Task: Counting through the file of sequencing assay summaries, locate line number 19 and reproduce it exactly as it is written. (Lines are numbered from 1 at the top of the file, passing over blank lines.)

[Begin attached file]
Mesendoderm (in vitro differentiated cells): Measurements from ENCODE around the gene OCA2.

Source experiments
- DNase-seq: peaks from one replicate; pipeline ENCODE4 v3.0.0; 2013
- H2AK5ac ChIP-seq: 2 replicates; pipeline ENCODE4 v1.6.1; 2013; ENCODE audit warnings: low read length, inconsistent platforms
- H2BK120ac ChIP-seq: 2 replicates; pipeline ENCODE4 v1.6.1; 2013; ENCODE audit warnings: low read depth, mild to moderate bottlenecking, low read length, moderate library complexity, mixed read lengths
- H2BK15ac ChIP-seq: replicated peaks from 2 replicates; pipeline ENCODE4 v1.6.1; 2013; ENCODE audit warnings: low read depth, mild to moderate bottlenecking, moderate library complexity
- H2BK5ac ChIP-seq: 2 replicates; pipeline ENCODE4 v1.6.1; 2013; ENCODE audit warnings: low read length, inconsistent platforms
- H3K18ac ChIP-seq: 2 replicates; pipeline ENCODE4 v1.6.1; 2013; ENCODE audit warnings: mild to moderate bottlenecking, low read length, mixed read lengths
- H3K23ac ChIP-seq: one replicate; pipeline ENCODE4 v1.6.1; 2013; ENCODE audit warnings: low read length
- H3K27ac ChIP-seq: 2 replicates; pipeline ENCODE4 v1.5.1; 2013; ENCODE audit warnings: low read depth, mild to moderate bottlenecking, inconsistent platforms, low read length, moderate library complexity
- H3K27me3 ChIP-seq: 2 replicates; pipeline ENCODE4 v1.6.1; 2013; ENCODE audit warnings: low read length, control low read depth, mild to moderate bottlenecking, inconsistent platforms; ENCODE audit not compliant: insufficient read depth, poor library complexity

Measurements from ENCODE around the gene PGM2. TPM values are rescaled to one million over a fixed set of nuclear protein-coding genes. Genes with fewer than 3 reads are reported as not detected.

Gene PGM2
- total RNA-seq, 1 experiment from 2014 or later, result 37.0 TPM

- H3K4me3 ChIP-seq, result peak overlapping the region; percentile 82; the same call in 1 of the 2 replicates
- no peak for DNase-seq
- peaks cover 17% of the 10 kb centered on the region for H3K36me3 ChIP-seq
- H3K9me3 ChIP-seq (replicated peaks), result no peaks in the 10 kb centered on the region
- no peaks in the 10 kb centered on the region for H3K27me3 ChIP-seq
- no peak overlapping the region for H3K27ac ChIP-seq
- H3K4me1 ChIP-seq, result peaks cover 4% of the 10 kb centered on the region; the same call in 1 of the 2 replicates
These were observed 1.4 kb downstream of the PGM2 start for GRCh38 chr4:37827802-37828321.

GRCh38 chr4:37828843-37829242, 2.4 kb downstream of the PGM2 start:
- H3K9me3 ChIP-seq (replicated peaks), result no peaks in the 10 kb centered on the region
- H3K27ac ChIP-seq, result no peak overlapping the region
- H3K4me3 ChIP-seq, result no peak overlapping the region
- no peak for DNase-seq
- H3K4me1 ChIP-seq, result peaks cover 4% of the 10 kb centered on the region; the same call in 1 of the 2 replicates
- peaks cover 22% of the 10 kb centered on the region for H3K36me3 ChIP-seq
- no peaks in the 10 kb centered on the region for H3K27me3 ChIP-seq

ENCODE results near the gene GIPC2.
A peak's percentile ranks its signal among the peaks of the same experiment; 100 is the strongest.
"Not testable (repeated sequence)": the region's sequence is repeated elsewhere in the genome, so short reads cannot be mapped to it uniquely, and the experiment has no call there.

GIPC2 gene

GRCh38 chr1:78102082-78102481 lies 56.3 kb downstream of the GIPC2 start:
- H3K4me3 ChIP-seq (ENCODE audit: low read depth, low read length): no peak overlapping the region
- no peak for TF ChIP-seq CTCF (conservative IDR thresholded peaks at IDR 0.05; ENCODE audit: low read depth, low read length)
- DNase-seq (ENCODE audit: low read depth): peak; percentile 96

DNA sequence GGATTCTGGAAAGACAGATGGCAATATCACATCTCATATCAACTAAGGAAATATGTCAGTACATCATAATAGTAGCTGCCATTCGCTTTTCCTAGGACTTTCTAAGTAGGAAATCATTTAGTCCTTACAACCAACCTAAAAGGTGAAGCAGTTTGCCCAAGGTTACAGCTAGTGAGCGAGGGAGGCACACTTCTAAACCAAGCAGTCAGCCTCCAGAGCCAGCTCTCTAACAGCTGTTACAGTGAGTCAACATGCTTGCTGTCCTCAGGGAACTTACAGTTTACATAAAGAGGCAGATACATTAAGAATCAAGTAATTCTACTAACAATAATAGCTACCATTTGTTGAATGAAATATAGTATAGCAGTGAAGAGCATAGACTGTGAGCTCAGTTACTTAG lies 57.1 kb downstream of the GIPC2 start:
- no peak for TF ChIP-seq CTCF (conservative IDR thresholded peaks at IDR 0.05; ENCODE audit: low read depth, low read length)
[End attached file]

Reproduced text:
- no peaks in the 10 kb centered on the region for H3K27me3 ChIP-seq